I was thinking about you yesterday when I was driving. There is a 99% chance I already sent you this song but that 1% is niggling at me in case I haven't. So I am either sending it again or sending it for the first time. Either way, I hope it helps. It helped me a lot after my mom died.
    https://www.youtube.com/watch?v=OjqCQ-E0S30

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    1. Dear Birdie, thank you for that lovely song. And I do understand you, I think. My mother used to say, if you have a choice, be kind. I hear her in my head. Hugs.

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  4. I agree with elsewhere above. And I hope you enjoy the (gently used) new-to-you car for years to come.

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    1. e, thank you, friend. My husband is all lit up about our new-to-us vehicle. Men can be like that I suppose. He says the car has "a little bit of sexy" to it. And I agree with Elsewhere, too!

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  5. I agree with you, just tell her "Wow, that's wonderful!" and if people want to post a lot of selfies or anything else I don't want to see, I usually just hide them :D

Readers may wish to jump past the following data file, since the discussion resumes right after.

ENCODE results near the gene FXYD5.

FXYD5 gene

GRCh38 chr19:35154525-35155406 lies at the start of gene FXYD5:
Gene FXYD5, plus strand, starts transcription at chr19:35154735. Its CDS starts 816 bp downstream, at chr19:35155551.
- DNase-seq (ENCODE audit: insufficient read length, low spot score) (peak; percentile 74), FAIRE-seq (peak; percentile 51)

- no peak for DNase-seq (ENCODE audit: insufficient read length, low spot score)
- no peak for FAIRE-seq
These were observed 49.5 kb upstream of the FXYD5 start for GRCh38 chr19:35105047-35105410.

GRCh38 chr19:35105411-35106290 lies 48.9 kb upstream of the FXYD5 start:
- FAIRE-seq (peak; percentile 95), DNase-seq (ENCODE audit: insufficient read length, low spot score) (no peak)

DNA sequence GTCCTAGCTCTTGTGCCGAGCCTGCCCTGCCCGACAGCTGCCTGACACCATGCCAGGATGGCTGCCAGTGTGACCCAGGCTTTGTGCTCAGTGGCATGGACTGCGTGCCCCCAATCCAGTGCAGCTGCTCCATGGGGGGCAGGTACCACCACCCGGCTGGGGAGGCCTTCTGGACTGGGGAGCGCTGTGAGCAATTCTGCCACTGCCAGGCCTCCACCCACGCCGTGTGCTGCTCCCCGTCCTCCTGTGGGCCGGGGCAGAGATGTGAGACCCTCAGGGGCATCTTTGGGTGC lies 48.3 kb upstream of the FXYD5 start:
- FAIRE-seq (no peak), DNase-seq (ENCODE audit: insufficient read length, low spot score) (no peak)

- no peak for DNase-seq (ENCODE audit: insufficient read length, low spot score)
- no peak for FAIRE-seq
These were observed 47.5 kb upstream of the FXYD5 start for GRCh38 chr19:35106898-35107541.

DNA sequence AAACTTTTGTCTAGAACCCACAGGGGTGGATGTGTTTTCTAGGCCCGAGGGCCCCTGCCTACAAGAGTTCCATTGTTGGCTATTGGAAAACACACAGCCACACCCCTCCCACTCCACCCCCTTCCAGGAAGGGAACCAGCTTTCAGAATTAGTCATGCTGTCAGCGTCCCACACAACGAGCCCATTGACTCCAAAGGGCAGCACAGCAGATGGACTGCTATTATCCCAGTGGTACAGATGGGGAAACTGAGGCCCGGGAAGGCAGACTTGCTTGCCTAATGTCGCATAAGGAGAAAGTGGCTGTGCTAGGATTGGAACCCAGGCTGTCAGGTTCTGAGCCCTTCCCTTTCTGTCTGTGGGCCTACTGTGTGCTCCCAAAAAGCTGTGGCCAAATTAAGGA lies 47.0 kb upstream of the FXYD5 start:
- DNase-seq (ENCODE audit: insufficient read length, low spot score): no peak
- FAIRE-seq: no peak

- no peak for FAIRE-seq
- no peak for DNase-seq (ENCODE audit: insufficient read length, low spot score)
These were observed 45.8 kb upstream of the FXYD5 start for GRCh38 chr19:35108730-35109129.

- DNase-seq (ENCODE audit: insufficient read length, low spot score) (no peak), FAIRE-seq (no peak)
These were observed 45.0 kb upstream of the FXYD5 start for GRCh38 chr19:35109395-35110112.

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    1. Kristin, I try not to be too judgmental about what people do because heaven knows I don't want them judging me! I think when something really gets our craw, it can sometimes be mirroring an aspect of ourselves that we are not at peace with. My friend admitted as much!

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  6. Those tulips in the median are so delicious. Would flowers take selfies? Why not.

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    1. A, those tulips should definitely take some selfies! We'd all be the richer for it! xo

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  7. What kind of car did you get??

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    1. Nola darling, we got a 3-year-old jeep grand cherokee, black pearl and as my man says, "with a little bit of sexy." It is supremely comfortable inside.We have a few road trips coming up and I swear, my husband is chomping at the bit to get going already. It'll be just the two of us, so its kind of romantic. xo